While Birk’s work shows the prisons from afar, Richard Ross and Alyse Emdur take the viewer inside these structures. In his series of photographs “Architecture of Authority” (2007), Ross explores the built environment of prisons, revealing the spatial logic used to exert power over the bodies incarcerated within. Emdur’s large-scale photographs of prison visiting rooms and collected letters and snapshots (some of which appear in her 2013 book, Prison Landscapes) offer a more intimate vision of inmates posing with their visitors against murals in fantasy landscapes of freedom. Presented together, the works of Birk, Ross, and Emdur meditate on the “carceral state” of California.
The “Guantánamo Public Memory Project” combines historical and contemporary photography, film, and first-person audio interviews to examine how the naval base has been “closed” and reopened for more than a century leading up to the attacks on September 11, 2001. These new perspectives on Guantánamo’s history as a “legal black hole” provoke discussions about the limits of democracy and the meaning of mass incarceration in a global present and future.
Collaboratively curated by eleven universities (including UCR), the “Guantánamo Public Memory Project” is comprised of a deeply researched traveling exhibit, as well as a website (www.gitmomemory.org), blog, and ongoing public conversation. The panel produced by graduate students in UCR’s Public History Program examines Guantánamo as an international symbol of America’s War on Terror and a lightning rod for debates about torture, detention, national security, and human rights.
Visit artsblock.ucr.edu for the schedule of related programs.
*The “Guantánamo Public Memory Project” will be on view as part of Geographies of Detention through August 10, 2013.
This exhibition was made possible in part by the generous support of Dean Stephen Cullenberg, UCR College of Humanities, Arts, and Social Sciences, and the UCR History Department’s Friends of Public History.
California Museum of Photography Sweeney Art Gallery
Culver Center of the Arts University of California, Riverside
3834 Main Street Riverside, CA 92501 951.827.3755
Please pardon the obtuseness of this post’s title, but much of the discussion at our last meeting was about physical as well as temporal fixity of texts. When is a book a book? When did people in the past begin considering it a book? Is a book permanent or is it mutable? Among many other questions with which book historians struggle daily, these quests for rootedness fascinate me!
In the English Library for the meeting–coming, going, eating, writing, reporting, listening–we personified the more fleeting, ephemeral aspects of book history. Some of us had accessed the materials on iPads, some computers, and some as printouts. In discussing the fixity of the book, we were in flux.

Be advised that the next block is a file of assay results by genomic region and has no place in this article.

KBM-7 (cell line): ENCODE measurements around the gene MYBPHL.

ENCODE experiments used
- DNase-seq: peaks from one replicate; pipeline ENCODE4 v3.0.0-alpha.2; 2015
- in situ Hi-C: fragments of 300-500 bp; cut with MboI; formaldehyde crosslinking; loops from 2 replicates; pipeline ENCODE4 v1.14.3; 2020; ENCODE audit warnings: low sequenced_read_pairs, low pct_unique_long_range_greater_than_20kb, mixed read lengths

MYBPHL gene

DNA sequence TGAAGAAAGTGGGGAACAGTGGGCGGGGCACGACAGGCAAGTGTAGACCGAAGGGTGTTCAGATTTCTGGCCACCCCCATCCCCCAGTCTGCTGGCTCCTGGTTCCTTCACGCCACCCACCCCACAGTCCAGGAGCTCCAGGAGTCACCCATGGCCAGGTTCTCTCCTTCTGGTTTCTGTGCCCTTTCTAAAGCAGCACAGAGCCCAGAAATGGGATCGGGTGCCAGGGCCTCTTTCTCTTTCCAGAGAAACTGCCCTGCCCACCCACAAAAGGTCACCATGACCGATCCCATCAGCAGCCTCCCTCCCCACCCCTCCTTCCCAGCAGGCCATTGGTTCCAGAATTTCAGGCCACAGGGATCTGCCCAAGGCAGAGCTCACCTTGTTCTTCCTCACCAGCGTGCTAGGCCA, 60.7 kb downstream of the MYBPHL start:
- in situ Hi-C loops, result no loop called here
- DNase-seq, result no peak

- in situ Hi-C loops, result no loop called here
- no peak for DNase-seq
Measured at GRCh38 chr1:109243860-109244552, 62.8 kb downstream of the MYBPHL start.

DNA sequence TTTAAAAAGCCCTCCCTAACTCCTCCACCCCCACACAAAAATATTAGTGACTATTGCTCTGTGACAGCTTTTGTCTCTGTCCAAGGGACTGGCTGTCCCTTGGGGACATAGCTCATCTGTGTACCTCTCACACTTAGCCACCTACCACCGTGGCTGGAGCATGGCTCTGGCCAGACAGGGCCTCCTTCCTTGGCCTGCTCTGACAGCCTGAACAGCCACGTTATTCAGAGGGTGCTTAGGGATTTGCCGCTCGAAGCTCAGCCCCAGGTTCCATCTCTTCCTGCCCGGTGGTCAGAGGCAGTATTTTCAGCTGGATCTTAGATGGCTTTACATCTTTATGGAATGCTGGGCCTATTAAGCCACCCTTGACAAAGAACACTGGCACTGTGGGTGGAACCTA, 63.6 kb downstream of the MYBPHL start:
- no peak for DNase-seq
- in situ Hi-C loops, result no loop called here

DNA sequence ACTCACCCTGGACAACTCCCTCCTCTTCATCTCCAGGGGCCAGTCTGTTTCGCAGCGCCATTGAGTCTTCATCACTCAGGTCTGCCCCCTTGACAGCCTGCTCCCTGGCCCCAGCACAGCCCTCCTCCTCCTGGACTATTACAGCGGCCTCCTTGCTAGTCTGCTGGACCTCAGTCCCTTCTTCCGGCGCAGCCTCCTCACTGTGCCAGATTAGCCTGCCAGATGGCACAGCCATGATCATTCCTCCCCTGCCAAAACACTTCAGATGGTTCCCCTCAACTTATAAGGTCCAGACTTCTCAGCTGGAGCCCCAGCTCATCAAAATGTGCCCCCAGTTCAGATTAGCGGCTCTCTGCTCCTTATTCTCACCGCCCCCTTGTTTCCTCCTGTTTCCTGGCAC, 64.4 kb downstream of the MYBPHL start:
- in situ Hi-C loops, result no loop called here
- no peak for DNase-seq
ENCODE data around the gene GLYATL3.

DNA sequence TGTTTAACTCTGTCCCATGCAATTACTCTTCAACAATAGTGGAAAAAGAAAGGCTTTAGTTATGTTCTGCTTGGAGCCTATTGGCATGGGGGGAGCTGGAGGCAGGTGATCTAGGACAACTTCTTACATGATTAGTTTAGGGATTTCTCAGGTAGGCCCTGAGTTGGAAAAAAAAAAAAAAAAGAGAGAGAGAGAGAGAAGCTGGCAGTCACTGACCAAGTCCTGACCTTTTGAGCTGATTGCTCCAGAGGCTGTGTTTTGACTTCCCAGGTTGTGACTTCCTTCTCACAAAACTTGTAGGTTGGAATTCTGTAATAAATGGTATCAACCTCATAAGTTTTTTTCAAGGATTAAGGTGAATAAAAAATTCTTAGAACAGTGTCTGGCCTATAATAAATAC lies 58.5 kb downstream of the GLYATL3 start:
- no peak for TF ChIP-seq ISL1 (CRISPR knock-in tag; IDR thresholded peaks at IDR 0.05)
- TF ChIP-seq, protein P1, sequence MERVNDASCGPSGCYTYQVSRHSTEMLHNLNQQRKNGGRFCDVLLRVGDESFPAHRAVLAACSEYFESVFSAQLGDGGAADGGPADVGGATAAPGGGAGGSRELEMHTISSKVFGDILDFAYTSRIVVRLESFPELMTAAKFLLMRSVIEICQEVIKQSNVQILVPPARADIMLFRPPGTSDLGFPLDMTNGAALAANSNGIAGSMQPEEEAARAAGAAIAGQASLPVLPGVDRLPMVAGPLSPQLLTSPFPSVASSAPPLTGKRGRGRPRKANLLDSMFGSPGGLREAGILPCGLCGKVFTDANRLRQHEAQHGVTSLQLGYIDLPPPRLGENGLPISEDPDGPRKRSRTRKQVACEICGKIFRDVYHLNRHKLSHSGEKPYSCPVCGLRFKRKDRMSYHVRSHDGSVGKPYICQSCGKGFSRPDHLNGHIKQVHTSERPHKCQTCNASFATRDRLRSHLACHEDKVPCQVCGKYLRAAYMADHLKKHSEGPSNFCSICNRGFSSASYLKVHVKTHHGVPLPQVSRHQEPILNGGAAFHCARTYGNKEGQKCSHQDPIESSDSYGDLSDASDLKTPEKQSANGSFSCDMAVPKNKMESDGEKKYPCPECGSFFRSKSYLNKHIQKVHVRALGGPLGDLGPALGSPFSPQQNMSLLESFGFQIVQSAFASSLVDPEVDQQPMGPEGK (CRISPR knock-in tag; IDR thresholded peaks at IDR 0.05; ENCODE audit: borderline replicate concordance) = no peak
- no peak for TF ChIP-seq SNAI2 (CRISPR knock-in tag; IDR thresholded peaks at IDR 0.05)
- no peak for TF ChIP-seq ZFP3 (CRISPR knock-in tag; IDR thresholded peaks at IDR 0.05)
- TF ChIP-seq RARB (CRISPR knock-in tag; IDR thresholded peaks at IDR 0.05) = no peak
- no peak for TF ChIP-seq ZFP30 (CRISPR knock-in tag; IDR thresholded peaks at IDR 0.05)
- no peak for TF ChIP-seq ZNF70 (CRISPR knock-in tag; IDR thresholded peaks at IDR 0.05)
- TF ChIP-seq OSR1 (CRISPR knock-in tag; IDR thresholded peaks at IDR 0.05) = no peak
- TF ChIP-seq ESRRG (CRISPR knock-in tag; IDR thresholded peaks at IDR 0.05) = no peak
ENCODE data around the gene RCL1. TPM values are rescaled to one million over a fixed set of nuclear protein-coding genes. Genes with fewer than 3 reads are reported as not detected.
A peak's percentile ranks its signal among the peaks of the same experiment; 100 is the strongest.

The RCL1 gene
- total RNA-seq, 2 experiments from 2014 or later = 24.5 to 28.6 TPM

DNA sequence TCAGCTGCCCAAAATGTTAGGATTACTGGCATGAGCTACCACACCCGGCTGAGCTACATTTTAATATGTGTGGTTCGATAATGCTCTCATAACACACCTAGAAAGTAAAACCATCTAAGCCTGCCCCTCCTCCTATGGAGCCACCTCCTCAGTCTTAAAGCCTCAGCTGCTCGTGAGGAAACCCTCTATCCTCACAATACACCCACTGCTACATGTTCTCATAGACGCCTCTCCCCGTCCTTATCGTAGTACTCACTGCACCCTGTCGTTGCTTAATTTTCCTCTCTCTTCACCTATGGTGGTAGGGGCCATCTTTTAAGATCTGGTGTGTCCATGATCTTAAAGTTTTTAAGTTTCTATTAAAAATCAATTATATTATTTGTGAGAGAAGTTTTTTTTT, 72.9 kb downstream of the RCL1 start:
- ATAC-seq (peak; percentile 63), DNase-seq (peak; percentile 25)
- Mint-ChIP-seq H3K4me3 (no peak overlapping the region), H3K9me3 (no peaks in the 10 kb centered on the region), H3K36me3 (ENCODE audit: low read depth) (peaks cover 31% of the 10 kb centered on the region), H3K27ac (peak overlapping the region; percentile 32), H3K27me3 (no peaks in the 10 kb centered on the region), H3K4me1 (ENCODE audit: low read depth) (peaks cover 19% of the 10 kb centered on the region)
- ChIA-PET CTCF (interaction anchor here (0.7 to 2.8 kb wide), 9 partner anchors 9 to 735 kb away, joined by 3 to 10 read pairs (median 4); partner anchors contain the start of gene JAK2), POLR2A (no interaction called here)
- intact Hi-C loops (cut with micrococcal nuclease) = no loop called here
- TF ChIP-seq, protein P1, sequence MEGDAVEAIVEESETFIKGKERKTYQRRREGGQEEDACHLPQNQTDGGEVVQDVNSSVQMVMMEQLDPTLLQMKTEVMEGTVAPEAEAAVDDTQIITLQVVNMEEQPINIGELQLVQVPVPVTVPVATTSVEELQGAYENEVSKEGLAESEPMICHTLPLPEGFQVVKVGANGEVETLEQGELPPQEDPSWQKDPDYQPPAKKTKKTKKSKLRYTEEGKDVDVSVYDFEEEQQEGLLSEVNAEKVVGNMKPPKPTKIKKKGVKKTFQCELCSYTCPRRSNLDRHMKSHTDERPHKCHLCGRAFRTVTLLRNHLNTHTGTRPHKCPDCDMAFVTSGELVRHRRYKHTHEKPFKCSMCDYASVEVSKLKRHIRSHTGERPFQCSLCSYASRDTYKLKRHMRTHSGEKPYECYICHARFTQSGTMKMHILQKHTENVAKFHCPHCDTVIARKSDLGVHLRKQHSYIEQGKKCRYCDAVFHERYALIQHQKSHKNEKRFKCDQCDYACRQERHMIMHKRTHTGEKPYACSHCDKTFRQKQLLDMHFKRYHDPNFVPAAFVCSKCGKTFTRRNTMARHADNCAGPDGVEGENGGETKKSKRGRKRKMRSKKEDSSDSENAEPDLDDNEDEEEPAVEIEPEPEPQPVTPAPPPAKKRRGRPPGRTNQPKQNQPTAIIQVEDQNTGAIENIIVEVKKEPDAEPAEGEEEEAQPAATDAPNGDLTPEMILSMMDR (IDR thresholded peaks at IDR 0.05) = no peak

Perhaps it is just that time of year, midterm spring quarter, but the idea of change, process, and flux–both in our own lives as well as historically–sharply illuminated our discussion on definition and, yes, fixity.
There is a yet inarticulate connection for us to make between the materiality of the book and its context: the mutable book alongside the well-defined, the stable book alongside its process of definition. Coming out of this meeting, it seems to me that the greatest struggle is to keep these necessarily multifaceted understandings in dynamic tension with eachother.
Below is an excerpt from Schuyler’s minutes about our discussion, which give a good idea about the flow of our overall conversation:
- I posed the question “when is it a book?” We attempted to address this both historically as well as in the process of book-making.
- We addressed issues of fixity: is it a book when it is set down permanently or is there a necessary mutability to a book?
- Also issues of truth: Differentiating between accepted (oral) truth, versus a fixed, contained truth. Is there something about the borders or limits of a book that imbue it with reliability?
- D.F. McKenzie (whose lecture “The Broken Phial” had been the reading for the meeting): Challenges to McKenzie’s conceptualization of texts, distinct from books. Difficulty of his reliance on narrative to classify something as a text.
In addition to the discussion, we caught up on all ongoing projects and continuing business. (For the complete minutes, please feel free to contact me or Schuyler)
Thank you, Schuyler, for organizing this meeting!
See you all next time!